Crunch time

Yes, they told me it would happen, and now it has.  Some people said I was being premature, having my hair shaved off.  I thought not, but in the last few days I did begin to wonder.  This morning over breakfast I wondered if the few short hairs that fell out when I scratched my head were just the normal amount that I got growled at for leaving in drifts on our polished floors.

After a walk and a shower and a bit of mucking around, I realised that it is not so much a drift of short hair but a wave.  I find I can pull hair out (doesn’t hurt) in clumps.  I am partly intrigued and partly mortified.  I find myself close to tears.  I am crossing over into cancer treatment territory.

I cannot really complain.  Yesterday was check-up day, firstly with the oncologist.  I showed him my chart of side effects, and he mulled it over and said “so, not too bad then.” No, not too bad.  I think I have worked hard to make it that way;  it is not a random event.  He didn’t recognise me in the waiting room.  I had taken off my shocking pink sunhat because it was hot, and my shaved hair has grown to an almost chic length.  Chic if I was many years younger with no wrinkles.  “It suits you” has been said many times, but I am not convinced.  Nowhere to hide.  Quick in the shower.  Quick to dry.  All that is good.

Last week I got dismissed by the counsellor “you are coping so well, I don’t think there is any point in you coming to see me again,” she said.  I concur actually;  there are others who probably need her more than me.  That day had started quite badly in the scheme of things.  My car would not start.  I was so early that I had time to walk 20 minutes to the train station and still be on time.  Undefeated.  The train ride home was much more interesting, and enough to make you travel on public transport all the time.  A woman and her daughter were the only others waiting for the train.  Eventually she spoke to me.  “Have you just had treatment?” she asked.  I explained that I had just been to see the counsellor but that I was having chemo, yes.  I laughed and said I had hoped my head attire was fashionable rather than a public symbol that I am having cancer prevention treatment (a distinction I am determined to make, even if only to myself.  “You remind me of me,” she said.  Much younger than me, diagnosed at 31, travelled from Aitutaki to Auckland and has stayed for 3 years, will stay for another 2.  Horror story of radiation treatment burning her.  Chemo for a year – showed me the scar on her chest from the port.  She said her daughter was embarrassed that she would talk to a stranger.  I laughed and said anything you do when they are 17 is embarrassing, but that it was nice to talk to her.  I said that I had been to Aitutaki, and that if I go again I will track her down.  We waved goodbye at my train stop.  She ascribed her recovery to God.

I am reading a book called the Schonberg-Cotta Family.  An elegant dark green volume with embossed gold patterning, awarded as 1st prize, class attendance,  to Cyril Hamilton, in 1911.  It is, I hope, the true story of Martin Luther.  I haven’t checked yet on google because it is nicely written and I am enjoying it, even if it turns out to be part novel.  It does quote Martin Luther as saying “If we will only consider him in his works, we shall learn that God is nothing else but pure unutterable love, greater and more than any one can think.”  This is said 1513.  The monks were busy selling ‘indulgences’ – cash for forgiveness of sins.  Lots of cash.  No hope for the poor.  Along comes Martin Luther and turns all that on it’s ear.  God loves and forgives everyone, for free.  I suspect it does not end well for him.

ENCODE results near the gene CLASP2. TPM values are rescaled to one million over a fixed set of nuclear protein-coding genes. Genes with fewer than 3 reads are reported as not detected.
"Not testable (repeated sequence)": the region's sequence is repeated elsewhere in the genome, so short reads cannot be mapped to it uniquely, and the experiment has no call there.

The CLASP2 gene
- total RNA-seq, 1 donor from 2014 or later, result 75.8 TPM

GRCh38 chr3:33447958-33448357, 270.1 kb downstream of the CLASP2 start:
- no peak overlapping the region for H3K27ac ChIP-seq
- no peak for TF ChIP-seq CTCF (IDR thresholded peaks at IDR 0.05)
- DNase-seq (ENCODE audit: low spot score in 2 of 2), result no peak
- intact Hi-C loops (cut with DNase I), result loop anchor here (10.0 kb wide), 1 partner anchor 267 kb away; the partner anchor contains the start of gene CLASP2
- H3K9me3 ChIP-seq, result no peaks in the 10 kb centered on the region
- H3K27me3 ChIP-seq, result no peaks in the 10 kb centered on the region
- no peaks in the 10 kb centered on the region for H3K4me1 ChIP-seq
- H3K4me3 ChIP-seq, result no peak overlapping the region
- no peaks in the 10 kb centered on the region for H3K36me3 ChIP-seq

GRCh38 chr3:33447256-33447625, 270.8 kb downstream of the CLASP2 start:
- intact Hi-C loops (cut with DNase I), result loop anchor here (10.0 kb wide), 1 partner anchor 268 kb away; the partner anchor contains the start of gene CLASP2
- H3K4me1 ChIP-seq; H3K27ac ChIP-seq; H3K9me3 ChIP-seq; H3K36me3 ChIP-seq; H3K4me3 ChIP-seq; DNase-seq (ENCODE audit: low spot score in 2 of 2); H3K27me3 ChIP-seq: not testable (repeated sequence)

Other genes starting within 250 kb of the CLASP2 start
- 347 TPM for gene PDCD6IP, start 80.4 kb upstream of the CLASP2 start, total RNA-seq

I am not a practicing Christian, but my idea of God is fairly close to the idea of ‘pure unutterable love’ only I see it as the collective love of mankind / mother nature / the universe or something like that.  I don’t really believe in a God that lets bad things happen  or that we can ask to do stuff that we want.  I don’t go for the extensive ceremony we have built around the Christian message, but I do strongly believe we ought to treat people as we would like to be treated.  I have received lots of love and support during what can only be described as ‘my time of trial’ and I am grateful and pleased that I know so many nice people; I don’t think it is an accident.  I am surprised that some of the people I thought would be closer to me are not, but it is of no consequence to me.  Is this how God works?  Maybe.

Anyway now I am definitely going bald, and I guess I will get over it once it has happened.  The process is a slow kind of torture.  Let time I had hair this short I was 9 months old.

Not looking quite so chipper immediately after having my head shaved.  Then it grew, now it is falling out.

Not looking quite so chipper immediately after having my head shaved. Then it grew, now it is falling out.

"She looks just like the others" my grandmother famously said.

“She looks just like the others” my grandmother famously said.


About Ngaire Wallen

Landscape designer, thinker, partner, mother, reader, wanna-be writer keen to inflict my thoughts on the world.
This entry was posted in The human condition and tagged , , , . Bookmark the permalink.

1 Response to Crunch time

  1. Tom Davis says:

    Hi Ngaire,
    Brother Rick sent me your blog site.
    It is truly inspirational and I will pass it on the the Fiji Cancer Society and a couple of friends who are facing similar issues.
    It was a pleasure meeting you a few years ago at Raintree Lodge and the help you provided me.
    I think you can rightfully call yourself a Writer, rather than a wanna-be writer.
    Kind regards
    Tom Davis

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